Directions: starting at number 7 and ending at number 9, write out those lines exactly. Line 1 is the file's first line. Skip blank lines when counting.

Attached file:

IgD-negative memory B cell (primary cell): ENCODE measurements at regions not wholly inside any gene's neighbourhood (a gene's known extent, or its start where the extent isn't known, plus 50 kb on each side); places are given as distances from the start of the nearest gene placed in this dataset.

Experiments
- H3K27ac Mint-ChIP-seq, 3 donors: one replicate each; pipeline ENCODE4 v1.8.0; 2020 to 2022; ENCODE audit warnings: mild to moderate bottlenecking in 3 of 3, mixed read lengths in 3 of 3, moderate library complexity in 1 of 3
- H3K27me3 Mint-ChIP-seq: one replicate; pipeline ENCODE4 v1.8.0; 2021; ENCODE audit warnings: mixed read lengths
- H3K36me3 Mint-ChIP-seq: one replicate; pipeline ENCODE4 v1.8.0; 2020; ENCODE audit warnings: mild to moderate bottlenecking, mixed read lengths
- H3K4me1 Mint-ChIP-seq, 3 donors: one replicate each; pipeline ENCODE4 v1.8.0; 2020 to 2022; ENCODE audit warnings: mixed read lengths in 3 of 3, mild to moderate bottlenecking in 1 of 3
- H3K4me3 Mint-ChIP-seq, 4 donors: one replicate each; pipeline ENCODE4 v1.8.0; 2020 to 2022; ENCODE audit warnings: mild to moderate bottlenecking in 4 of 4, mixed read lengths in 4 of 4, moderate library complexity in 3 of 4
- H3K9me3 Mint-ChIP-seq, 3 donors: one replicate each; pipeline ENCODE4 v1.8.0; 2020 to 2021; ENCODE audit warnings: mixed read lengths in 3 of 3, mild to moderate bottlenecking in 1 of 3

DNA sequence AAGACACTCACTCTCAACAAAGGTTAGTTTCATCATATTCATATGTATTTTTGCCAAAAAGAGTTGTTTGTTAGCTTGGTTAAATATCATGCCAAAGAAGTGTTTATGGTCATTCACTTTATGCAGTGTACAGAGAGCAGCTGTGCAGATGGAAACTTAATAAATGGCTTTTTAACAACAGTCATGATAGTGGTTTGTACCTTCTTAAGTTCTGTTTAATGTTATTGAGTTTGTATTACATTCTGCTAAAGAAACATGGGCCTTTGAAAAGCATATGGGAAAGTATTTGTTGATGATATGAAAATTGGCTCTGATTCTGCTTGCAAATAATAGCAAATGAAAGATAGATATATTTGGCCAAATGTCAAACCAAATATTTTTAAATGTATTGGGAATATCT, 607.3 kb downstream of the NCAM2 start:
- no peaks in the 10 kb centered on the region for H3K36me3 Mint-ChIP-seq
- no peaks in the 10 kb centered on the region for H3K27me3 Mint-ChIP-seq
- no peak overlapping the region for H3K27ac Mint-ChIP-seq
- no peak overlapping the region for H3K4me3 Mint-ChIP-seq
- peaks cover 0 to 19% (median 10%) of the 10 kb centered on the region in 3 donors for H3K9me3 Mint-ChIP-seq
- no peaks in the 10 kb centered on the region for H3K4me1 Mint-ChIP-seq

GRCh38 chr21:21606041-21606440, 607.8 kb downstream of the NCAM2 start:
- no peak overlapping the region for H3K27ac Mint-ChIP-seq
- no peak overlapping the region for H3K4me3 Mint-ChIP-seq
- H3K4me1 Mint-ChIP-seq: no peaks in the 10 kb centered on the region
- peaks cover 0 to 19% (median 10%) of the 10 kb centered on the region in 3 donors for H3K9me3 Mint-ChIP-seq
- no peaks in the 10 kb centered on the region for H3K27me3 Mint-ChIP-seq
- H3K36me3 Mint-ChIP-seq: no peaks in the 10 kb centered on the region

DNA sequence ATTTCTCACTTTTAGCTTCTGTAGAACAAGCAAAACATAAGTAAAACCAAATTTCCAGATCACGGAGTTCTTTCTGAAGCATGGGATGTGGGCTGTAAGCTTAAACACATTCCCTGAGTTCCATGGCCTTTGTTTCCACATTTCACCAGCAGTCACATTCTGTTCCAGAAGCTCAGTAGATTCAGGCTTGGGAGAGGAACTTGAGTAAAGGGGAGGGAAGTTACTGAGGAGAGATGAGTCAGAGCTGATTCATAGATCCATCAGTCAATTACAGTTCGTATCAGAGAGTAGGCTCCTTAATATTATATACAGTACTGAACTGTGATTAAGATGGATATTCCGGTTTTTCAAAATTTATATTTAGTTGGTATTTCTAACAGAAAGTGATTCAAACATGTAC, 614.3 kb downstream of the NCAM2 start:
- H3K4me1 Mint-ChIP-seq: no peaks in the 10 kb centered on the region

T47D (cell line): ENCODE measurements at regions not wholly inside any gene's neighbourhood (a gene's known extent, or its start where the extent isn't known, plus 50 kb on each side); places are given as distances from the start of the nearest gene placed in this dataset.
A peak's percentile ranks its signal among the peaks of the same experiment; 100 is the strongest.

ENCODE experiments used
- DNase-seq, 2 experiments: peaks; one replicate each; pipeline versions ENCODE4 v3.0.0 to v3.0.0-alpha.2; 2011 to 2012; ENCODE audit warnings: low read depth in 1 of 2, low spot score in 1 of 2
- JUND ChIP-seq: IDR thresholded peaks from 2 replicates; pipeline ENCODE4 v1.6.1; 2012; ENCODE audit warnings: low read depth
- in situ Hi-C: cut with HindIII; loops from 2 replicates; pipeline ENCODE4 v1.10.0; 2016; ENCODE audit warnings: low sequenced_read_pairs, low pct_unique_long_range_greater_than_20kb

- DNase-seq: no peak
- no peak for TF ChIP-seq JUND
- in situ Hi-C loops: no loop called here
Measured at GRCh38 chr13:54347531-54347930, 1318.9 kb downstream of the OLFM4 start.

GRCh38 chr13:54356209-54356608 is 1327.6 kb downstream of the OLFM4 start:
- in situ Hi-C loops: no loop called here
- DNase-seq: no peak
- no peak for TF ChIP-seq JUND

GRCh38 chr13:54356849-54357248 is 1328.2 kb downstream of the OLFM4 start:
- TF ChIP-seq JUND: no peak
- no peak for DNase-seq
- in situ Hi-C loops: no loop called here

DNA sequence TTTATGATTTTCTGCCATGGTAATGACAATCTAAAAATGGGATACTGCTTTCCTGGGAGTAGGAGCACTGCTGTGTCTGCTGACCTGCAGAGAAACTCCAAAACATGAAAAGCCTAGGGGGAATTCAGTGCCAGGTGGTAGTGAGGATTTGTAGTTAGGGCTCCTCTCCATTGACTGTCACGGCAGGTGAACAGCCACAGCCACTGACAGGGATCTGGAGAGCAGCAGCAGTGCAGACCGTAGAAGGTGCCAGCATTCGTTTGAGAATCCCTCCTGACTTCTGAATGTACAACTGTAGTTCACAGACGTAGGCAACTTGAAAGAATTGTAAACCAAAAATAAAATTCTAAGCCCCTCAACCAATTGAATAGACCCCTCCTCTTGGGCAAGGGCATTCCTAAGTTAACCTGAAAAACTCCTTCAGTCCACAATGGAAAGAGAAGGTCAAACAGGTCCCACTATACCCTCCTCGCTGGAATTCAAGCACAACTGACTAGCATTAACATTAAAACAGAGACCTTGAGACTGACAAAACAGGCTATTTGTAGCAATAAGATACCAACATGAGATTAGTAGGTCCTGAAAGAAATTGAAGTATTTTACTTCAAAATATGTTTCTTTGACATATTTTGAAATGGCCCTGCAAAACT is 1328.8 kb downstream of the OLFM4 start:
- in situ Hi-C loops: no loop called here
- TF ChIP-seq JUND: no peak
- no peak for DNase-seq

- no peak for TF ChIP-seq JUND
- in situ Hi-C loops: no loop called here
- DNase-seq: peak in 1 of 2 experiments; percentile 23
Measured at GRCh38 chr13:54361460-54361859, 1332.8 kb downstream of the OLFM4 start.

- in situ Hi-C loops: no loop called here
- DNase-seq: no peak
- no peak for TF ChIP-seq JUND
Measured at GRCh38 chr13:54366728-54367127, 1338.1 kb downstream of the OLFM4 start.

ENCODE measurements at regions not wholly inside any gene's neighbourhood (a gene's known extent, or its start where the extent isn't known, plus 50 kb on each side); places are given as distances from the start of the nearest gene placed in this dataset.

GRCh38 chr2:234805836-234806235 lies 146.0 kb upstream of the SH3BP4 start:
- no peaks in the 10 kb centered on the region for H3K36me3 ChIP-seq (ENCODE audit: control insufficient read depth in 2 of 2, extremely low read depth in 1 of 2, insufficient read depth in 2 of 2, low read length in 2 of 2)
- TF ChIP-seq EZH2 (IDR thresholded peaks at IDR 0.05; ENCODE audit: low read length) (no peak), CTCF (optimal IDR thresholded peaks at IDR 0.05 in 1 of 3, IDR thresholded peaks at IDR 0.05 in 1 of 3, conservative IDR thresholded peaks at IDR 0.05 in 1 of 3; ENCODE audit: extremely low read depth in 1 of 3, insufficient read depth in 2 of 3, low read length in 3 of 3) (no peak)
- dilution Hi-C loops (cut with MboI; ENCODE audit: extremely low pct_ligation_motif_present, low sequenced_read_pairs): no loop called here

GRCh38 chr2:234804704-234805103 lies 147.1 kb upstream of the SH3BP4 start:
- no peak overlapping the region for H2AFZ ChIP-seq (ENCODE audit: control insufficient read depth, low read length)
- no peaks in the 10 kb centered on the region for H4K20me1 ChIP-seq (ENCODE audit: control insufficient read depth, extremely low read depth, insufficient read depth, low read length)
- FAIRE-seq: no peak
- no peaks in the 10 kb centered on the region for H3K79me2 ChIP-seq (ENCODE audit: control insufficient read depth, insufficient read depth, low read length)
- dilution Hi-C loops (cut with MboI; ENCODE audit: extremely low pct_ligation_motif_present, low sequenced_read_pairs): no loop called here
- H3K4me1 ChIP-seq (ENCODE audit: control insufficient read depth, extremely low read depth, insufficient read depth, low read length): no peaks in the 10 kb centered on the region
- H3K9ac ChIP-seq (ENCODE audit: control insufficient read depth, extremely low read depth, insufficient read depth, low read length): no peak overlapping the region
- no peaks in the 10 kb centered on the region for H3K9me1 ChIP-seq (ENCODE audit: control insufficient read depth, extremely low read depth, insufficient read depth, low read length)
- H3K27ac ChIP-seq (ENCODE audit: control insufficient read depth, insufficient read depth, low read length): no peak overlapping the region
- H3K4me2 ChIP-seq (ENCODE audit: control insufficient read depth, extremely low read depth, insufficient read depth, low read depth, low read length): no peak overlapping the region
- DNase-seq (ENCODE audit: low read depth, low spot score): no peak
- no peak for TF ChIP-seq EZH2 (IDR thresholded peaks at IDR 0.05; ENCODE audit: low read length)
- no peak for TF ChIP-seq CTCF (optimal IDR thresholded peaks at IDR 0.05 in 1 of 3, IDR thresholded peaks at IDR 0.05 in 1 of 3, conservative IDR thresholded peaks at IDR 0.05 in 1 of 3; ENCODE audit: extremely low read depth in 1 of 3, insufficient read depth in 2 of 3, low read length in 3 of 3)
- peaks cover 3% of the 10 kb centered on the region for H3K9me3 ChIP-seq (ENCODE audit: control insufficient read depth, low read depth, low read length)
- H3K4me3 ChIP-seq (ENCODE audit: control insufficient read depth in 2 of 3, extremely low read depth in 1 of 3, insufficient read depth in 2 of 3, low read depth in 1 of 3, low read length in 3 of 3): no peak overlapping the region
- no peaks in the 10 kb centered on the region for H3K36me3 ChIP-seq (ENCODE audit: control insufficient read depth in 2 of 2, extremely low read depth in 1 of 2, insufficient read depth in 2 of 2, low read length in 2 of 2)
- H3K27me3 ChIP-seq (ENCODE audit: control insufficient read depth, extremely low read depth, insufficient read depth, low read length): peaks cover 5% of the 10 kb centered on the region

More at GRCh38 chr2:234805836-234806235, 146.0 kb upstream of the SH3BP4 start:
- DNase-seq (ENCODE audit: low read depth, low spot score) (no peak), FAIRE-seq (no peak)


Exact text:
- H3K4me3 Mint-ChIP-seq, 4 donors: one replicate each; pipeline ENCODE4 v1.8.0; 2020 to 2022; ENCODE audit warnings: mild to moderate bottlenecking in 4 of 4, mixed read lengths in 4 of 4, moderate library complexity in 3 of 4
- H3K9me3 Mint-ChIP-seq, 3 donors: one replicate each; pipeline ENCODE4 v1.8.0; 2020 to 2021; ENCODE audit warnings: mixed read lengths in 3 of 3, mild to moderate bottlenecking in 1 of 3

DNA sequence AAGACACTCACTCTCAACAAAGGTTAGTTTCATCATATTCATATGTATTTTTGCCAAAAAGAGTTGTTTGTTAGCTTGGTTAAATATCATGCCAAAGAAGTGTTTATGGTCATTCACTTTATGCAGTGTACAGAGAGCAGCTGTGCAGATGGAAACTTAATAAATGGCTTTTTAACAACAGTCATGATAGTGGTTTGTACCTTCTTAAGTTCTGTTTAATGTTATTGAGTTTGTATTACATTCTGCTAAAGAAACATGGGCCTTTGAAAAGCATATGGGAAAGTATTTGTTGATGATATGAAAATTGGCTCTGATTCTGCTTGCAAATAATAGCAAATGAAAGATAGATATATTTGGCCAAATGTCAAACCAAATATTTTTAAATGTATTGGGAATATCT, 607.3 kb downstream of the NCAM2 start: